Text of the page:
- Associated Press - Wednesday, September 9, 2015

MIAMI (AP) - A Vermont man pleaded guilty Wednesday to a federal fraud charge for falsely claiming that in exchange for up to $1 million he could make sure a jury did not convict a prominent Florida polo mogul on a DUI manslaughter charge.

James Perron of Tinmouth, Vermont, pleaded guilty to a single wire fraud charge in federal court Wednesday. The charge carries a maximum 20-year prison sentence and up to a $250,000 fine, although Perron will likely get a lighter sentence.

Perron, 49, admitted sending text messages to a polo player who was friends with John Goodman, founder of the International Polo Club. Goodman, heir to a heating and air conditioning fortune, was being tried last year a second time for a 2010 drunken-driving crash in Palm Beach County that killed 23-year-old Scott Wilson.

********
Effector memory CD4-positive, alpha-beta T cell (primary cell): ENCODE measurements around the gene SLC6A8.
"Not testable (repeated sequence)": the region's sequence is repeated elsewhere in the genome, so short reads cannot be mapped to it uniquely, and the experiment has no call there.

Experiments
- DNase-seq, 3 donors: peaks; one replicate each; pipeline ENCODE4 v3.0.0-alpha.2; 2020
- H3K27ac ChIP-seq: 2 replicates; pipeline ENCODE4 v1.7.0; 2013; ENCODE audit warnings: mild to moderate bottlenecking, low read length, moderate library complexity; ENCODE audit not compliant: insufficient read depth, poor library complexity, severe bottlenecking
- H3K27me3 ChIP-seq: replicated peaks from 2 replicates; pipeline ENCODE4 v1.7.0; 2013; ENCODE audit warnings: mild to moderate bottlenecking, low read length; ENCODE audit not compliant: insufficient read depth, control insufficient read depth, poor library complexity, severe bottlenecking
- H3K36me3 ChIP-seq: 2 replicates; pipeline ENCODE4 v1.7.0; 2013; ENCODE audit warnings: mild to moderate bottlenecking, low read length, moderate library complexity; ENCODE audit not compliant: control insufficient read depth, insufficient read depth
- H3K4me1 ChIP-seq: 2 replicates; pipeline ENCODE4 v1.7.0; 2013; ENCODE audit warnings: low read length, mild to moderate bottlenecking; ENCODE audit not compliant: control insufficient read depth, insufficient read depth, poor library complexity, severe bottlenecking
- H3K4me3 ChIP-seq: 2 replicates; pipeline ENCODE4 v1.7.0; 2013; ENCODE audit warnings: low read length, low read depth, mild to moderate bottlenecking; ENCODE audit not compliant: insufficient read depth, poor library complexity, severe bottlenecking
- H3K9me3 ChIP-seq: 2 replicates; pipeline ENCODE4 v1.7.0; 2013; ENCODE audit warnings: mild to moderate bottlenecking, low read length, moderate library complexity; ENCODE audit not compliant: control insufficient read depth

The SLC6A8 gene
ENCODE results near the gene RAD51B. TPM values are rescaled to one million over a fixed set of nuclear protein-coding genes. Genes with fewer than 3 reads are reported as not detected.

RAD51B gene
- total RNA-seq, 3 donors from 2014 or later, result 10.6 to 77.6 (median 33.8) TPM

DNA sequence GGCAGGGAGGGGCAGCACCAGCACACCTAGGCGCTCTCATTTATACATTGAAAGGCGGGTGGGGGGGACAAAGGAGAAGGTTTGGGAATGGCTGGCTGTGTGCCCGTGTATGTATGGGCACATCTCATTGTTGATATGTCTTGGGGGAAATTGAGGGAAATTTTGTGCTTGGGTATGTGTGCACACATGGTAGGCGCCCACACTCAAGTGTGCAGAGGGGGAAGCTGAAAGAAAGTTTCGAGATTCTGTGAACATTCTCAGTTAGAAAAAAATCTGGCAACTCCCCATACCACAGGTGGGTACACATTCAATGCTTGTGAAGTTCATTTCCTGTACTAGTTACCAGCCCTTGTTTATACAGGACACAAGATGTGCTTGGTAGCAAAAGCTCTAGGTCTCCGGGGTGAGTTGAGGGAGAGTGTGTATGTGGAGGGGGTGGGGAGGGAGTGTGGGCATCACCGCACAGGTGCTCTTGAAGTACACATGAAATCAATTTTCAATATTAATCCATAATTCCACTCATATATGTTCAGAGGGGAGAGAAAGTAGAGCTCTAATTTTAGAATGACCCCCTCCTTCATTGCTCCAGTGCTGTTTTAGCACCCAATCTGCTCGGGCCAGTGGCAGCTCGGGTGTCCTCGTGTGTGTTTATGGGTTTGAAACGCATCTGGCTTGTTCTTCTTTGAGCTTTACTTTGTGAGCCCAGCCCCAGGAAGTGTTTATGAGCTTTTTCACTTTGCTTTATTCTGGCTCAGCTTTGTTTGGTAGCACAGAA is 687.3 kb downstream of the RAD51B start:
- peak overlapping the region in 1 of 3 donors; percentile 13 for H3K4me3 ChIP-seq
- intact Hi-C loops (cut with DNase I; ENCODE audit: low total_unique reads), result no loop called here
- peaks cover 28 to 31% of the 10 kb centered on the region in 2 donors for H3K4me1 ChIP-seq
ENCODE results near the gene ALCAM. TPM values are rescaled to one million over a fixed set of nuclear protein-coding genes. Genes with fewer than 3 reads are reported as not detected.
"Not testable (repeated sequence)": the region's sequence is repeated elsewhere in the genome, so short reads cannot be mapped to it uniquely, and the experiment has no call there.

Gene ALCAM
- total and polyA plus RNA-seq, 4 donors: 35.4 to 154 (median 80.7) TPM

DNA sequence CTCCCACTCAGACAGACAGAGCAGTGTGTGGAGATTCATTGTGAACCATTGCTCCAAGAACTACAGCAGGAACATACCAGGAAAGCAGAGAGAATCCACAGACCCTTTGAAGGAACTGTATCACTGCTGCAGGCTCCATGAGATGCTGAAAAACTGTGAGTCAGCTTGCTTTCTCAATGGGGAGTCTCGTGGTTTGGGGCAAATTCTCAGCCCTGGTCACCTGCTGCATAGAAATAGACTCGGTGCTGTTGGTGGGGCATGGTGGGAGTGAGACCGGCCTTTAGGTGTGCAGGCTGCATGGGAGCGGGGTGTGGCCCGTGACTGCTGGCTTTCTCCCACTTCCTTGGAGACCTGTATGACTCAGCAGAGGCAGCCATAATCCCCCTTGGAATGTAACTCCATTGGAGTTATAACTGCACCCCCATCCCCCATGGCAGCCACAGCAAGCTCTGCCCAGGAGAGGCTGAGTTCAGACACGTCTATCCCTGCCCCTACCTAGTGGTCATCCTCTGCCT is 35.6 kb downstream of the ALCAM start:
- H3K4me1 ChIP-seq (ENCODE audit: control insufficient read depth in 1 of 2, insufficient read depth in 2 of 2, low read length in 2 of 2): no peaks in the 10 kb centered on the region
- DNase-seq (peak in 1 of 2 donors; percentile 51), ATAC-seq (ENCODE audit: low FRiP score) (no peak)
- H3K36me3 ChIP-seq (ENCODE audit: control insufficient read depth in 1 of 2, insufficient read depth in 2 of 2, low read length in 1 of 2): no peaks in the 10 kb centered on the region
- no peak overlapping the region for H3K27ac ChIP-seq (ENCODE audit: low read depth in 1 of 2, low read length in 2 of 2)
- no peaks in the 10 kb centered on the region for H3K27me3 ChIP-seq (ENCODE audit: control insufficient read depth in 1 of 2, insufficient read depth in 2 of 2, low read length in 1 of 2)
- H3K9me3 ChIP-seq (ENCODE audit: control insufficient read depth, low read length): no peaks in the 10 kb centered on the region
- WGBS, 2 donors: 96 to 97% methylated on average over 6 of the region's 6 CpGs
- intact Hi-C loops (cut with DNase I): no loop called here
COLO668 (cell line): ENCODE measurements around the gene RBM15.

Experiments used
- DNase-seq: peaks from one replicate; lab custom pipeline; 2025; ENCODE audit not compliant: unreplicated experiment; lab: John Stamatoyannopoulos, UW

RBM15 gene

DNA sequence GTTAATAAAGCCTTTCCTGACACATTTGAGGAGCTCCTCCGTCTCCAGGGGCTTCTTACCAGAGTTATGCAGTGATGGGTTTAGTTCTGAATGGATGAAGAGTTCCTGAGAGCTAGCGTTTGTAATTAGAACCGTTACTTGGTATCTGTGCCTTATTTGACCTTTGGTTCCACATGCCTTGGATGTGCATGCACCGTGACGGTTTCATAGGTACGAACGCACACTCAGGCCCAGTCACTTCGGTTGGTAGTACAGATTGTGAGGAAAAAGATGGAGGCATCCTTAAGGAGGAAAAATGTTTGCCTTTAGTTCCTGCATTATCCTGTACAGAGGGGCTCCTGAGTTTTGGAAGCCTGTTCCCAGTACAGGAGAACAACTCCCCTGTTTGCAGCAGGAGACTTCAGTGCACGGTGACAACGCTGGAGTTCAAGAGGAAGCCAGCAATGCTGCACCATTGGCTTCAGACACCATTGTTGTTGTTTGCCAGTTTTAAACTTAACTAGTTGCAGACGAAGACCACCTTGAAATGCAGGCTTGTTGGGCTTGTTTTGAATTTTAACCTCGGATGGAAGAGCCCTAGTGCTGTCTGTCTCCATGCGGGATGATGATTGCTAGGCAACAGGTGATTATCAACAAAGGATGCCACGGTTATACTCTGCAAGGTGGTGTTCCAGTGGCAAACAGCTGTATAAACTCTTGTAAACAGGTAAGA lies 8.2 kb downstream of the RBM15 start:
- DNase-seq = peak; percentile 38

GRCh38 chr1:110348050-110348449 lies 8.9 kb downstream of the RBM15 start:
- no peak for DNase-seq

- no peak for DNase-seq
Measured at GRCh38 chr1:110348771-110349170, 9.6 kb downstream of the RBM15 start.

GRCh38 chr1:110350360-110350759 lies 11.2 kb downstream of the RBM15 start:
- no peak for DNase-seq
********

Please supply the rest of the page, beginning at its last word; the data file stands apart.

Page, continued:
Perron falsely claimed in the messages to the player, Kris Kampsen, that a relative could sway the Goodman jury in return for $1 million for an acquittal or $500,000 for a hung jury, FBI agents said.

Kampsen contacted investigators, including a Palm Beach County sheriff’s deputy who began posing as Kampsen using the player’s phone.

Perron sent a text assuring that his relative “cannot guarantee acquital (sic) but can hang the jury if necessary,” according to an FBI affidavit.

Several of the texts were sent from the area around Clarendon, Vermont, according to the FBI, and later the deputy posing as Kampsen agreed to meet Perron near the airport in Albany, New York.

Perron was arrested in October 2014, in a hotel bar in Albany with a cellphone in his hand whose number matched the fraudulent texts. He has remained in custody since. The FBI says Perron had no relative with connections to the Goodman jury.

Goodman was convicted last October and is now serving a 16-year prison sentence. His first conviction in 2012 was overturned because of juror misconduct.


Follow Curt Anderson on Twitter: https://twitter.com/Miamicurt

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